- Sam Charles Hamad, whose diatribe in the neoconservative website The Daily Beast was picked apart by Glenn Greenwald;
- along with the disgraced Trotskyite writer Andrew Pollack, of the MENA Solidarity Network US, who was accused of harassment by numerous female socialist activists.
Michael Karadjis’ soft-imperialist politics have been noticed by other leftist organizations. The World Socialist Web Site (WSWS) has condemned Karadjis as one of the “Australian pseudo-lefts complicit in US war drive against Syria.”
WSWS wrote very presciently, back in 2013 (emphasis mine):
Socialist Alternative’s most recent article on the situation in Syria, “Assad’s backers on the left are ignoring reality,” published four months ago on May 5, was, for example, written by Socialist Alliance member Michael Karadjis.
The main purpose of Karadjis’s article was to blind its readers to the Obama administration’s preparations for war, and to cover over the reactionary character of the regime-change campaign. Blatantly denying well-established facts, such as the dominant role of Al Qaeda-connected sectarian militias among the so-called rebel fighters, and the active role of the CIA along the Syrian-Turkish border in coordinating the flow of weapons, money, and foreign Islamist fighters into Syria, Karadjis denounced all those who were “convinced that the US is hell-bent on backing the Syrian rebellion against the regime of Bashar Assad, who claim the US is backing these ‘Islamist’ forces, or even that the whole Syrian rebellion is a ‘US war on Syria’.”
The article ridiculed the prospects of a US military intervention based on a chemical weapons pretext. “[W]ith all the hoo-ha about the Syrian military allegedly using chemical weapons, and leftist claims that this was the parallel of the ‘WMD’ excuse to invade Iraq, one might have expected the US to order some kind of ‘strong’ action,” Karadjis wrote. “In sharp contrast to the lies about Iraqi WMD peddled in order to justify an invasion, in this case Obama has reacted to allegations of use of chemical weapons by stressing that the evidence ‘was still preliminary’ and thus he was in no rush to intervene… Most analysis concludes the US is very unlikely to change course.”
Karadjis has a long record of providing right-wing, nationalist US proxy forces in different conflicts with a “left” gloss, under the cover of promoting “self-determination” and “democracy.” For example, on May 12, 1999, as the US-NATO bombardment of Serbia was underway, and on the eve of the army intervention into Kosovo, Karadjis wrote an article for Green Left Weekly entitled, “Chossudovsky’s frame-up of the KLA,” declaring that the Kosovo Liberation Army (KLA) was a “genuine liberation movement representing the aspirations of the oppressed Albanian majority.” He defended the heroin trafficking operations that funded the KLA, and absurdly claimed that Washington aimed to destroy the KLA and was opposed to an independent Kosovo. These bald faced lies were quickly exposed by the subsequent US-led ground intervention into Kosovo and recognition of the territory’s “independence” under the domination of the former KLA forces.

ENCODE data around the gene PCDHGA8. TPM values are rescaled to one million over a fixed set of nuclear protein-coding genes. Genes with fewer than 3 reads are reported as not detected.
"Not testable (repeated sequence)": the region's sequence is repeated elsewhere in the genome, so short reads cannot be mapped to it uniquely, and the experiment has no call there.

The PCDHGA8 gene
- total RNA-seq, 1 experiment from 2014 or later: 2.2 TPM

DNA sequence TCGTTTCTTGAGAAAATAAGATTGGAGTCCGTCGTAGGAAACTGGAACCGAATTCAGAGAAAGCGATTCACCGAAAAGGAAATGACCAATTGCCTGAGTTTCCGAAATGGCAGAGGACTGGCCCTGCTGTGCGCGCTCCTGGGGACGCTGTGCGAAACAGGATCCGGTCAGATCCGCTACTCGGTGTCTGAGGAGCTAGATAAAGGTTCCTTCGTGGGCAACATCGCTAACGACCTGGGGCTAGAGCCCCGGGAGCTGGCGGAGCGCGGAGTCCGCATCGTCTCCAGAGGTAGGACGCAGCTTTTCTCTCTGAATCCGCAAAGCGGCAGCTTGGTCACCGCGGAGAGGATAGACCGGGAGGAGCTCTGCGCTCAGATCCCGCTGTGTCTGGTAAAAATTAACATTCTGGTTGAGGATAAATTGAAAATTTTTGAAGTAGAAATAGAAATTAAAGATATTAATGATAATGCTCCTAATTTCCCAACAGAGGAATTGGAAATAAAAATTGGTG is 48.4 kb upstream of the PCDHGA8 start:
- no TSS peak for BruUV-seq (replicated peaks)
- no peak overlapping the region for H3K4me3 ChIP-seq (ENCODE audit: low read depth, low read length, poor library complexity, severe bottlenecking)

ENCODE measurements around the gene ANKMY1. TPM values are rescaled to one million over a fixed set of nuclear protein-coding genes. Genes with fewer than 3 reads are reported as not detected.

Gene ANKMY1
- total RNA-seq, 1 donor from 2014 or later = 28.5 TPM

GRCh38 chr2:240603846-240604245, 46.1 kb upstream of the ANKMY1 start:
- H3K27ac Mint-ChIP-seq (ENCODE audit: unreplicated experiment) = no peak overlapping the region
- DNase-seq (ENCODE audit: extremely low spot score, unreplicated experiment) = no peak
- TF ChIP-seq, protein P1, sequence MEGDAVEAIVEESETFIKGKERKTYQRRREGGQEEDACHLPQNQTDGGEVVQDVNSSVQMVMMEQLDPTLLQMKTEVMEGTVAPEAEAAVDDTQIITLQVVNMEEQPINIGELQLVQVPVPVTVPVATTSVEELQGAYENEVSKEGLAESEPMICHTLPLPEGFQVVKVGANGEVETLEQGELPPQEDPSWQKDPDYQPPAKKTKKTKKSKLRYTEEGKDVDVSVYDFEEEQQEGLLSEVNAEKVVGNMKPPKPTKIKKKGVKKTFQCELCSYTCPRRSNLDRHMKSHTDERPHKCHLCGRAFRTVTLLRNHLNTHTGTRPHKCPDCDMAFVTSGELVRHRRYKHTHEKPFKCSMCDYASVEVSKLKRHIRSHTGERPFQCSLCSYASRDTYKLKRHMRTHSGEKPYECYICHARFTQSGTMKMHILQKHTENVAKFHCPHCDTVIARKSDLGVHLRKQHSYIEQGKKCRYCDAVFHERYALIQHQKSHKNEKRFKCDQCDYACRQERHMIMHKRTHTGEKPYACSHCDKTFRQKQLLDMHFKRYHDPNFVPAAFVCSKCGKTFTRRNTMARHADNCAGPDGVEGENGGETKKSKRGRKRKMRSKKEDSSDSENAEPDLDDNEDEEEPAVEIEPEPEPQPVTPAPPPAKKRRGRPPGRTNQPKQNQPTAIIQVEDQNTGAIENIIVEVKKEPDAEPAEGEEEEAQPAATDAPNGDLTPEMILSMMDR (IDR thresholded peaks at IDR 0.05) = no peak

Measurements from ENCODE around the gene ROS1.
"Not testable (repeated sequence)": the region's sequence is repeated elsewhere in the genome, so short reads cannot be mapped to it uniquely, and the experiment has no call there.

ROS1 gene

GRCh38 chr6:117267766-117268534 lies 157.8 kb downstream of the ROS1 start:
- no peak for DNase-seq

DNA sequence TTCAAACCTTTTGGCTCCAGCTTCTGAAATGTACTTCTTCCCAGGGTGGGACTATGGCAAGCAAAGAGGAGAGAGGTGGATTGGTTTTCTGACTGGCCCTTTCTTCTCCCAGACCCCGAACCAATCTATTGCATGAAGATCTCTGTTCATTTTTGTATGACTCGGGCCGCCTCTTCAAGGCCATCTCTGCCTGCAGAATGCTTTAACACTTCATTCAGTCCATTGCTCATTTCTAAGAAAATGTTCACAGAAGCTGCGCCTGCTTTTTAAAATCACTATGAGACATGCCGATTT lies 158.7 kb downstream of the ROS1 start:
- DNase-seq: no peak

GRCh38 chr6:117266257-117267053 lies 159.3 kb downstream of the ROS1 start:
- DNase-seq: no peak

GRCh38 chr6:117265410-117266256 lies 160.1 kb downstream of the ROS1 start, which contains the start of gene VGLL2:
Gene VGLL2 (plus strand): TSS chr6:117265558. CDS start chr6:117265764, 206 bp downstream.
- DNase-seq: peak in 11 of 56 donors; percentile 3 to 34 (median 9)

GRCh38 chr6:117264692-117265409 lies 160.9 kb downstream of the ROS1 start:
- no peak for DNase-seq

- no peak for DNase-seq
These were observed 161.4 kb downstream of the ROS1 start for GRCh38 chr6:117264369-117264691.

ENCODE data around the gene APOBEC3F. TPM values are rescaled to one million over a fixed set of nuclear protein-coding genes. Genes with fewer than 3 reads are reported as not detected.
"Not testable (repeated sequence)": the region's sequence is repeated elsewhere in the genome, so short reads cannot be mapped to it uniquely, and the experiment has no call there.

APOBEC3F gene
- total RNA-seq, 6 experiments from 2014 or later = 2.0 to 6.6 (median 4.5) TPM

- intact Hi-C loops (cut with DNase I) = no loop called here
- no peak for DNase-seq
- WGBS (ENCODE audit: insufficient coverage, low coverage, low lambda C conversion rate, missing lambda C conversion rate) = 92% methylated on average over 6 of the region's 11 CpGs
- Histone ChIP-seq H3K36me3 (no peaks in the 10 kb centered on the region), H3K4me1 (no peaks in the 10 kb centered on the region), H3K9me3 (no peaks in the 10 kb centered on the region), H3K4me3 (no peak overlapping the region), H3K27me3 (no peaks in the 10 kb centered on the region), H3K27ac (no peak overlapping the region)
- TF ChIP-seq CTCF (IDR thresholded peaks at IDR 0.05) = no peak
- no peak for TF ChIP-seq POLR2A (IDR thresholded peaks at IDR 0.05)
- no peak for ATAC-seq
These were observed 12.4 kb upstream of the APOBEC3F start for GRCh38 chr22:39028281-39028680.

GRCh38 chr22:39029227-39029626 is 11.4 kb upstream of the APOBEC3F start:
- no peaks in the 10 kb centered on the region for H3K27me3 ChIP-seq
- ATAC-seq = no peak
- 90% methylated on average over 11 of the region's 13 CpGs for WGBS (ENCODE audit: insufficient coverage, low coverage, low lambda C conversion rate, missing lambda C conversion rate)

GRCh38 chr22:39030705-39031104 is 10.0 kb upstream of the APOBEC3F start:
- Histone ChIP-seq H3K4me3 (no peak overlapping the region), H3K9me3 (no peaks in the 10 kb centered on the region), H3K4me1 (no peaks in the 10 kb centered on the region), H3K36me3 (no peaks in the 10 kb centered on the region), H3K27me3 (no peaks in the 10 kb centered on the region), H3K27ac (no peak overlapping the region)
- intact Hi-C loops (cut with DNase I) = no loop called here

Karadjis is now recycling the same reactionary politics on behalf of the US proxy forces in Syria. On July 9, 2013, the Socialist Alliance publication Links featured a lengthy article by him, “Issues in the current stage of Syrian revolution”, that angrily dismissed any concerns about the role played by Al Qaeda among the so-called Syrian “revolutionaries.” Karadjis insisted that “there have been remarkably few open sectarian attacks, let alone massacres, on Alawi or Christian minorities by radical Sunni elements of the opposition”—an extraordinary remark in the context of a brutal sectarian war that has seen tens of thousands of Christians and other minorities purged from “rebel”-held cities and towns. Karadjis went on to issue an equally extraordinary apologia for outright barbarism—insisting that videotaped footage of an opposition commander extracting and eating the organs of a corpse constituted mere “minor cannibalism.” This was not, he insisted, “an attack on an innocent person or ordinary soldier, still less a sectarian attack on an Alawite as some claimed.”
Karadjis’s political depravity sums up the evolution of the entire pseudo-left. His positions have served a definite purpose: to coverup for the drive by US imperialism to carry out regime change in Syria. Declaring that a “full-scale imperialist intervention” into Syria “has never been an option”, he added: “if the US or other imperialist states did decide for their own reasons to provide some arms, we should also not protest against it, robotic style.”
In the same manner as Corey Oakley’s denunciations of “knee jerk anti-imperialism”, Karadjis’s positions further expose the August 29 Socialist Alliance statement and its claims to “reject the interventions of the US and its allies in Syria.”